Diesel Prices Slowly Falling At Oklahoma Gas Stations

Monday, December 22nd 2014, 6:29 pm
By: Craig Day

Oil is now less than $60 a barrel; and while that's great for buying it, it's tough on people selling it. In a lot of places, it costs more than $60 to pump a barrel of oil.

Experts say record production in the U.S. is driving the price down; and oil contractors in towns like Seminole are already getting fewer and fewer hours on the job, especially for smaller producers.

12/16/2014 Related Story: Plunging Gas Prices Could Put Oklahoma Economy In Danger

"If you're small, if you got into the business late, if you have a lot of debt, if you're highly leveraged, some of those companies are probably either going to go out of business or have to sell assets to stay alive," said energy economist, Bernard Weinstein.

More than half of the city of Seminole's revenue comes from the oil industry. They've postponed several capital improvement projects because the money coming in is so uncertain right now.

On the flip side, drivers love the lower gas prices.

The average cost of a gallon of gas in Oklahoma is $2.09 cents right now; but, while diesel prices are also dropping, they're not falling nearly as fast as gasoline.

Truck driver, Steve Gichohi had fill up with diesel before leaving Tulsa for Dallas. He said the slow falling price of diesel doesn't have him feeling the same as many other drivers.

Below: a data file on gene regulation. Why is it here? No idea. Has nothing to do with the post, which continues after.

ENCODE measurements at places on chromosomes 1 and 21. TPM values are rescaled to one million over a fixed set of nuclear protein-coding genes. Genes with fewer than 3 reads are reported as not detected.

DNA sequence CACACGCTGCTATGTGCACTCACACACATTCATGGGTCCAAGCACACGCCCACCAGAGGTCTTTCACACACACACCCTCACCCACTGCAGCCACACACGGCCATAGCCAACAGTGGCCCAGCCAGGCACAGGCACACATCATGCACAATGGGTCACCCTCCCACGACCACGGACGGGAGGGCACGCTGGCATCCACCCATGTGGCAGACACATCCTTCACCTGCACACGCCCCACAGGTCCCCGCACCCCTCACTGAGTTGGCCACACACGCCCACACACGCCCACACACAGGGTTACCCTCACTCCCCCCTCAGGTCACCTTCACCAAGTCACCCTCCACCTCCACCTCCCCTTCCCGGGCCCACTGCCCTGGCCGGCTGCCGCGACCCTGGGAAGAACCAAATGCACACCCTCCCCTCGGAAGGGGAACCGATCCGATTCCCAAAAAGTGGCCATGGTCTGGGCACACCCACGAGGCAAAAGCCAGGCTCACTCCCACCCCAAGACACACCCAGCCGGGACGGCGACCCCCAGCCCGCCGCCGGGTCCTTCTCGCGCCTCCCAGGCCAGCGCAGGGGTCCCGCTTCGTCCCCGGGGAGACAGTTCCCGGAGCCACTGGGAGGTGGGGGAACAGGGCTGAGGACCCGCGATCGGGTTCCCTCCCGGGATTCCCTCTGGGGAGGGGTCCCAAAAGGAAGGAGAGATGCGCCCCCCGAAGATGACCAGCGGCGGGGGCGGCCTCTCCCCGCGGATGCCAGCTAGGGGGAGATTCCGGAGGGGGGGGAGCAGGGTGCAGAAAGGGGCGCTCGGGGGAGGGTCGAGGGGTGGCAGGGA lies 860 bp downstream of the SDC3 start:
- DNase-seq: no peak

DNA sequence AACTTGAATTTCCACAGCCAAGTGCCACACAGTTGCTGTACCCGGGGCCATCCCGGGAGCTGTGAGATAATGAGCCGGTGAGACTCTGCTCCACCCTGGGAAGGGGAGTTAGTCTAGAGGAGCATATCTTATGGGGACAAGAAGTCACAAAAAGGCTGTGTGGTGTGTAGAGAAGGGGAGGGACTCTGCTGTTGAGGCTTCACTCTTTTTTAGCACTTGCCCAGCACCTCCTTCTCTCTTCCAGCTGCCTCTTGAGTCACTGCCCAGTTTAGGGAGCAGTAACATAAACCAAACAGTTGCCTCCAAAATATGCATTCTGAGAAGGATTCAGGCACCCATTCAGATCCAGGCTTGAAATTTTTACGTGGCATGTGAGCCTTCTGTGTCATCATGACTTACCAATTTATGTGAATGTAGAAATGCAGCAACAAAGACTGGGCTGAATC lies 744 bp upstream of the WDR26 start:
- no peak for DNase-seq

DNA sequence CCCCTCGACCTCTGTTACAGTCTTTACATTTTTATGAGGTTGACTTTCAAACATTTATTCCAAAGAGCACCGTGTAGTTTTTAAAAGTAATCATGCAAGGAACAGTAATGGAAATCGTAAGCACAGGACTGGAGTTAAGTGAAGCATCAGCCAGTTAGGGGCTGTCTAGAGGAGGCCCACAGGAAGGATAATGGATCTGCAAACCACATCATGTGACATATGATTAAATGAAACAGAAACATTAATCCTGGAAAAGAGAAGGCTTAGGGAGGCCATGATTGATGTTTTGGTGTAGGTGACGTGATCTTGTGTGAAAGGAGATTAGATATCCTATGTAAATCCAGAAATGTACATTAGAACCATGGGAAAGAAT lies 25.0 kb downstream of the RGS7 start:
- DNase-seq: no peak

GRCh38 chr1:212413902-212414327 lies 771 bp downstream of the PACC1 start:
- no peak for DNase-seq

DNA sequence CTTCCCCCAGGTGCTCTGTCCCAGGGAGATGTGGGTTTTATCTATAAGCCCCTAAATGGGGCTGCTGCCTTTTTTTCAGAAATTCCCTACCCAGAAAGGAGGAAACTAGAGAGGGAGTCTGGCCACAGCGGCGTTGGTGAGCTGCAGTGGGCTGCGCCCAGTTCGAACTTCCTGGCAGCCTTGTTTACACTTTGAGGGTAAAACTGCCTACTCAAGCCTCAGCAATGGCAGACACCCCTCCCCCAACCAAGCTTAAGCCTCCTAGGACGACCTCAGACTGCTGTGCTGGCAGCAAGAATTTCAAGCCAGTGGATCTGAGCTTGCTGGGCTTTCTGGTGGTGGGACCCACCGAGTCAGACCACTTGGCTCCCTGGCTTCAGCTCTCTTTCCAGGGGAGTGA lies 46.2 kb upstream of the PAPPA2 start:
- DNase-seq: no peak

"All around the country you go around and you see cars and everybody happy, and showing up at the gas stations. But diesel, yeah, we still got trouble with that," said Gichohi.

Although you can find it cheaper in Tulsa, Oklahoma City and some other places, the average price of a gallon of diesel in Oklahoma is about $2.98 a gallon - down 54 cents a gallon from a month ago.

That continues a steady decline since 2012 when diesel was near $4.00 a gallon.

Wade Stites, who drives a diesel pickup, wonders why diesel isn't dropping as fast as gas.

"Barrel of crude, they get so much diesel and so much fuel; like I say, the ratio doesn't change, so why is the price different," Stites asked.

Industry experts said it's a supply and demand issue.

The part of a barrel of oil that produces diesel also produces heating oil, which is used more in the Northeast this time of year, keeping the price higher.

Plus, recent federal air pollution rules make producing cleaner burning fuel more expensive to produce, and federal taxes on diesel fuel are higher than those on gas.

"It puts a hurt on me some days,” said Tulsa driver, Richard Moore.

Gas has dropped in Oklahoma by nearly 20 percent in the past month. The drop in diesel lags behind at about 15 percent - enough to make a difference for many drivers.

"It would be nice if they drop it down like gas, it would help me out, because the higher it is, the less I make," Moore said.

The good news is the U.S. Energy Information Administration predicts diesel fuel will decrease through 2015.

"They say a lot, and sometimes they come through and sometimes they don't. So it's something we have to wait on, wait to see," Gichohi said.

Nationally, the average price for a gallon of gas has dropped 76 cents since this time last year. Diesel has dropped 53 cents a gallon.